The touchpad is responsive and I have no complaints about its usability. It's also good to see a fingerprint reader sitting on the upper right of the wrist rest.

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The screen is not quite so pleasurable to use as the keyboard. Lenovo has really squished it in, with minimal left and right bezels -- just 4mm -- that are more often seen on premium laptops. The top bezel is pretty shallow too, although at 8mm it's deep enough to accommodate the webcam. There is no touchscreen option for this laptop, and the screen itself only delivers full HD (1,920 x 1,080) resolution. Still, at 100 percent scaling you can still work on two documents side by side at the same time.

While the IPS display is clear and sharp, and viewing angles are good, I had to run the screen at full brightness for it to be usable. Any lower and the lack of illumination and reflectivity were a real problem. Even at 100 percent I could always see so much reflection that I was constantly distracted -- and not in a good way. One for the narcissists, perhaps.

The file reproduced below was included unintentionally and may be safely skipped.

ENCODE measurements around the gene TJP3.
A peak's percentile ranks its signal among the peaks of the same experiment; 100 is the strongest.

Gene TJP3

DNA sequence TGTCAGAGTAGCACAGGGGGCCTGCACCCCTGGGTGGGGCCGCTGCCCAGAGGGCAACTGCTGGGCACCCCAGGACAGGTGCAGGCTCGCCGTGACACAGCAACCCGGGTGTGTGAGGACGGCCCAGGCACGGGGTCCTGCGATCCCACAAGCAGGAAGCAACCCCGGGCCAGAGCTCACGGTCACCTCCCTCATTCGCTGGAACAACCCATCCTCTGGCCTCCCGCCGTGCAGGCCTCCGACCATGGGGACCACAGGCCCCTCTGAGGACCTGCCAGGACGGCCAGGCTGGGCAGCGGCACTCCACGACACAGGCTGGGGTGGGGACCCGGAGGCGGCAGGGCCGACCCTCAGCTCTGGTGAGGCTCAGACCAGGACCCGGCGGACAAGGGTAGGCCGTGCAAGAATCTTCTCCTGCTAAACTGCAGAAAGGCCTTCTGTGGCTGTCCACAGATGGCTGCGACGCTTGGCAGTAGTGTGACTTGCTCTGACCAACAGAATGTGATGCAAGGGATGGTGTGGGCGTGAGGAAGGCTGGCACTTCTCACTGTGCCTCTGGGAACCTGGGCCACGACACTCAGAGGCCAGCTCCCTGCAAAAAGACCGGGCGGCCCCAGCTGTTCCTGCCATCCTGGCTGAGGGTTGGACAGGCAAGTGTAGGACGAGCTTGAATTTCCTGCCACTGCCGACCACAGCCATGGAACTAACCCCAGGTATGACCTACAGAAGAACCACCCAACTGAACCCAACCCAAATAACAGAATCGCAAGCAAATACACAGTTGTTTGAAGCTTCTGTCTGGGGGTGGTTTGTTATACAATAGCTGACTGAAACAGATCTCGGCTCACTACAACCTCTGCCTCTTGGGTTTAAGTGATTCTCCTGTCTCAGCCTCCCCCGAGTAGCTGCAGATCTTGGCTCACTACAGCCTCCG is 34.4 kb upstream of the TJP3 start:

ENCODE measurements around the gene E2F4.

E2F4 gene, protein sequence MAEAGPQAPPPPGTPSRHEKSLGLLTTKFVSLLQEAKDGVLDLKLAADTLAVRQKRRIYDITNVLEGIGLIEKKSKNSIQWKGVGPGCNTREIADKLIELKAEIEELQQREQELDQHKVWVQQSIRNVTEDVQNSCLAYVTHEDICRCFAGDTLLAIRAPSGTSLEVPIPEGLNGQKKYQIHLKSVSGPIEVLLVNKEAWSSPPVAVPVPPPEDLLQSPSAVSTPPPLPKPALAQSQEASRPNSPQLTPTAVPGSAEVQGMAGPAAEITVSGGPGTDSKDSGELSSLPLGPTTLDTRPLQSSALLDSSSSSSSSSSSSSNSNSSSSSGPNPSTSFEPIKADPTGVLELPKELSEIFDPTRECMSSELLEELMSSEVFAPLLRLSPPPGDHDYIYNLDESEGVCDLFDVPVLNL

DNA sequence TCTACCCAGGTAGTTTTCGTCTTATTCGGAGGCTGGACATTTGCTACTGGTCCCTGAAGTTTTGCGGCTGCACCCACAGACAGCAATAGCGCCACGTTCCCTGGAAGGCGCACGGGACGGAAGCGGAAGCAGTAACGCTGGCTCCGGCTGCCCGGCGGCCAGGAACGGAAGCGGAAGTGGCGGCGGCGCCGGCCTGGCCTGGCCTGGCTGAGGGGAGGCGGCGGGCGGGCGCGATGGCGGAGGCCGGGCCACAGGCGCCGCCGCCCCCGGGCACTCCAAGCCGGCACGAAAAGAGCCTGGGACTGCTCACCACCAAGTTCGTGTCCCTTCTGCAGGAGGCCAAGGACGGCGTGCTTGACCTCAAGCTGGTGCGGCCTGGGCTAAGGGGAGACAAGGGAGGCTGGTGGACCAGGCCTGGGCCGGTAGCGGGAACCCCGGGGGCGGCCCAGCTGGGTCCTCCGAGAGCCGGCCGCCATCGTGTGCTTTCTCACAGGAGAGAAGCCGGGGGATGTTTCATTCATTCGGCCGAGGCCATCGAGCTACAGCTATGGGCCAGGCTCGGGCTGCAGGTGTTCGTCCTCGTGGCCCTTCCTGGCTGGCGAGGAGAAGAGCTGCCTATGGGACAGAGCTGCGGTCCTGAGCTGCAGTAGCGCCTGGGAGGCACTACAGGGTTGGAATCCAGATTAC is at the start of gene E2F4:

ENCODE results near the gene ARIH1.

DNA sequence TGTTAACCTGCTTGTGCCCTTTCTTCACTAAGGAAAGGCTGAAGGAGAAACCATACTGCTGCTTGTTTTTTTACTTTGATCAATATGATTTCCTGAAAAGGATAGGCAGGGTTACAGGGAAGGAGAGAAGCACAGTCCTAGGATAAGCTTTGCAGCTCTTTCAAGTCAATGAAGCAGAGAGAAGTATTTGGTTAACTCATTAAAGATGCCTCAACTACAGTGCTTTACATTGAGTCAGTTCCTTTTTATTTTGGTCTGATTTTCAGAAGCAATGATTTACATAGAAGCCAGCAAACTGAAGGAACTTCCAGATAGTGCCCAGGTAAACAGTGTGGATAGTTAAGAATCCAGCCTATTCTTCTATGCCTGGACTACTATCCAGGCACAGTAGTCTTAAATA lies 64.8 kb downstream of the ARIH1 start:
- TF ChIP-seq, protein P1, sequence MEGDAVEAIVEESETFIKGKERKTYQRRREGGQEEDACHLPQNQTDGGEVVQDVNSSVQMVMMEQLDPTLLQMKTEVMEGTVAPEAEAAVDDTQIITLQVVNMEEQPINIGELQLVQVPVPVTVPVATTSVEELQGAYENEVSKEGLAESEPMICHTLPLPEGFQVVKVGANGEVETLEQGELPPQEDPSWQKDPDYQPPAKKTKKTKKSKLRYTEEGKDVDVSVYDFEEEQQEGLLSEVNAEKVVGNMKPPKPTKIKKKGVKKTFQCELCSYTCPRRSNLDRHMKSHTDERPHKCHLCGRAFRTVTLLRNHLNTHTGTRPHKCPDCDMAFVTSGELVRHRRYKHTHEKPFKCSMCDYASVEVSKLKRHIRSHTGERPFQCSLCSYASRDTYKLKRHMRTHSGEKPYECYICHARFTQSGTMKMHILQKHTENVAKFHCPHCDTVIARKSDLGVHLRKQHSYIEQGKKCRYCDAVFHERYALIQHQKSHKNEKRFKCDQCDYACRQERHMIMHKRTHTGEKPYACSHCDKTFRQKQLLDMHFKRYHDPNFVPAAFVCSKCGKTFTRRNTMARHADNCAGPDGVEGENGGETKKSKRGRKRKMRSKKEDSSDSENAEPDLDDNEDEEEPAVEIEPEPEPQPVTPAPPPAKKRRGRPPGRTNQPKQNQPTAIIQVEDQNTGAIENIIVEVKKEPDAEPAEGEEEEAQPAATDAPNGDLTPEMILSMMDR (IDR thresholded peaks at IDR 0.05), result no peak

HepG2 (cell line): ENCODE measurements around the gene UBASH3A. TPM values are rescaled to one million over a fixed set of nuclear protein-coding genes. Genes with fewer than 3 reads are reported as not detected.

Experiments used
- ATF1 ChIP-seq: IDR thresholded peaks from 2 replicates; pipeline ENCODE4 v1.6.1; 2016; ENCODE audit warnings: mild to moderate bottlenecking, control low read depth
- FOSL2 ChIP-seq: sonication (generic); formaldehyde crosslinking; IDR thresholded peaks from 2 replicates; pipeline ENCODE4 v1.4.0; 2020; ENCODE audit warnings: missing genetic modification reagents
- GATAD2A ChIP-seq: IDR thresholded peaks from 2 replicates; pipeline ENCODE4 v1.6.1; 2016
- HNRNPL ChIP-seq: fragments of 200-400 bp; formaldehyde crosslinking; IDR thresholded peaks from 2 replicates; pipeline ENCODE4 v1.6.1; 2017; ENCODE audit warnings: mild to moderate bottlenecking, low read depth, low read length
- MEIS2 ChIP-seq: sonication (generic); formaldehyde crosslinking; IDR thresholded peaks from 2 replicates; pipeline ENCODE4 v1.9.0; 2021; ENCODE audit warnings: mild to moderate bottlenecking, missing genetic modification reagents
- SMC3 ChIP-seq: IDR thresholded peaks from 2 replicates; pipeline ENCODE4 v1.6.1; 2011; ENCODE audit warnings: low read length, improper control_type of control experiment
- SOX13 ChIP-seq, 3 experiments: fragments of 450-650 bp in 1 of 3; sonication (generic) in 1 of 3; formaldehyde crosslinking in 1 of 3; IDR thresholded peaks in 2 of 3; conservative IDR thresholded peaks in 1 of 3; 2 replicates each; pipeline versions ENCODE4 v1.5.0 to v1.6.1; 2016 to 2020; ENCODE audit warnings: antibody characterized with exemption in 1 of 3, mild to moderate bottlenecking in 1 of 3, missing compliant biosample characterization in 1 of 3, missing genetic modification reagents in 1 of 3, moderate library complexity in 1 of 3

Colour intensity is acceptable, while the speakers, while lacking somewhat in bass tones, deliver plenty of volume. They're located on the underside, to the far left and right, with their grilles on the upward-curving part of the base.

This isn't a fully convertible, 360-degree laptop. The screen rotates far enough to lay flat on a desk or table and there it stops. Lenovo fans wanting full rotation should look to Lenovo's Yoga range -- the more expensive Yoga 720 which comes in 13-inch and 15-inch versions, for example.

The IdeaPad 720S has a starting price of £849.99 (inc. VAT), and all four of the pre-configured models have discrete graphics, which will please anyone who wants their laptop to double up as a gaming system (providing they can cope with the screen, of course). I was sent the Core i5, 256GB silver model to review, which retails at £899.99 (inc. VAT).